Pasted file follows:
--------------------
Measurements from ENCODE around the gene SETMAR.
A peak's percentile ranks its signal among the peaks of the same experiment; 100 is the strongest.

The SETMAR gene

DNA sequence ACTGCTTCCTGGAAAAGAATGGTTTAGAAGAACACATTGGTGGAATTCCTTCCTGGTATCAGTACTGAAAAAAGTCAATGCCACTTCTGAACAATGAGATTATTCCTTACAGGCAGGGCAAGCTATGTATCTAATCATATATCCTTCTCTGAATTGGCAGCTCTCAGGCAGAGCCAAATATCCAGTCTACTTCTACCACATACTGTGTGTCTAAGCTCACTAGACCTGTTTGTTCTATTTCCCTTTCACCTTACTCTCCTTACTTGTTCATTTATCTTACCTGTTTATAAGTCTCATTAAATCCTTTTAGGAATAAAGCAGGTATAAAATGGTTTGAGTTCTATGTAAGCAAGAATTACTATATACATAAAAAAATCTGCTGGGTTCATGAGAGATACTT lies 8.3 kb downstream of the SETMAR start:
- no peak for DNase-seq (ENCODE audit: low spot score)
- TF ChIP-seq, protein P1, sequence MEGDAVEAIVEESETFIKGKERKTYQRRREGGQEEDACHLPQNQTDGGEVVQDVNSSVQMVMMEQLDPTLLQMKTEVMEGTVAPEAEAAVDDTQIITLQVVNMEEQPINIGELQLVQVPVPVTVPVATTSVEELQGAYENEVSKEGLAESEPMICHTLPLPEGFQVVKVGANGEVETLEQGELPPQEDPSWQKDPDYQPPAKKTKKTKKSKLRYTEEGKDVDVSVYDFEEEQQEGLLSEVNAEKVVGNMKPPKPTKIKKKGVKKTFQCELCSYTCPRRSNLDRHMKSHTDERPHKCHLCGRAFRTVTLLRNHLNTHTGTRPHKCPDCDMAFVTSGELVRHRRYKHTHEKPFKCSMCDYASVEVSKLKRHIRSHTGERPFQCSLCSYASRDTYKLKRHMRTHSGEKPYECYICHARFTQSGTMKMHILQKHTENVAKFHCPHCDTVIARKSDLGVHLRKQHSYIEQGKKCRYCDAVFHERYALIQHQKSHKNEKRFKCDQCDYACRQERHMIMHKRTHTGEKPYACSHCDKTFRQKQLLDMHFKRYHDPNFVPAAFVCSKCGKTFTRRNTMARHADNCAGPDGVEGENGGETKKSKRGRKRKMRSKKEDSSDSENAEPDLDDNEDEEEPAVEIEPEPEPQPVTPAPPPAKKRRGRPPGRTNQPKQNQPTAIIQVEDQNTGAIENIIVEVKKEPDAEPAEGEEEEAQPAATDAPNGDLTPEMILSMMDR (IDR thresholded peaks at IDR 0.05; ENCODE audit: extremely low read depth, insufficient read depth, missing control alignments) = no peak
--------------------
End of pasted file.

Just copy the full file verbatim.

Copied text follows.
Measurements from ENCODE around the gene SETMAR.
A peak's percentile ranks its signal among the peaks of the same experiment; 100 is the strongest.

The SETMAR gene

DNA sequence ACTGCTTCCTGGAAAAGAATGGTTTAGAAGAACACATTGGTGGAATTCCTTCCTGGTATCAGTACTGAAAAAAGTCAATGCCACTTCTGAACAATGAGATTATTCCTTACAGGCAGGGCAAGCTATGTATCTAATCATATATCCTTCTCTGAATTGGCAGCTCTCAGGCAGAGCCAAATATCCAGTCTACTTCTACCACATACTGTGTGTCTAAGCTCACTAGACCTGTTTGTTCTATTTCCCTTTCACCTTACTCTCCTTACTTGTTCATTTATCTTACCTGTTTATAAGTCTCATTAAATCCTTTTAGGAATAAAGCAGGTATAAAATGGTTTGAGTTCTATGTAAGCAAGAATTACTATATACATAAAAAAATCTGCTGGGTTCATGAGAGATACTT lies 8.3 kb downstream of the SETMAR start:
- no peak for DNase-seq (ENCODE audit: low spot score)
- TF ChIP-seq, protein P1, sequence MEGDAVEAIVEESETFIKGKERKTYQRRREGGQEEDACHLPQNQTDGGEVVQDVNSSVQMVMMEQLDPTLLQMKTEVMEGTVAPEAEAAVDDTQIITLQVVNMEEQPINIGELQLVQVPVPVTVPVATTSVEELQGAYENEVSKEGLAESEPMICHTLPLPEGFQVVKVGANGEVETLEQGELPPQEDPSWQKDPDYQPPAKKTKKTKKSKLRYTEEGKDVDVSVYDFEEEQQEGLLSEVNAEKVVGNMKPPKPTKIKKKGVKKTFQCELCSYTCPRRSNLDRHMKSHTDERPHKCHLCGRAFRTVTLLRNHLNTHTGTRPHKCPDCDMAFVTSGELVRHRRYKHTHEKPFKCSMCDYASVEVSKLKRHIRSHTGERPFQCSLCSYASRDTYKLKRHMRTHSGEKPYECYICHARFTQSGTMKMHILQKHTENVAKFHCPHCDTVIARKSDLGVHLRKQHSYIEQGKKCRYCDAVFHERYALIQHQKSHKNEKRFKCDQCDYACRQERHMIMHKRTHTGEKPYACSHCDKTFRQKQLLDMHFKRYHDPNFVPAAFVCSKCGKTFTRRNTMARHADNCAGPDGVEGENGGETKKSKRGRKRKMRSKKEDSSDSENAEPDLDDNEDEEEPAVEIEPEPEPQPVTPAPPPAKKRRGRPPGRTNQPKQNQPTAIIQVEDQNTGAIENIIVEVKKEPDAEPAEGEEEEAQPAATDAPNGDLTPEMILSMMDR (IDR thresholded peaks at IDR 0.05; ENCODE audit: extremely low read depth, insufficient read depth, missing control alignments) = no peak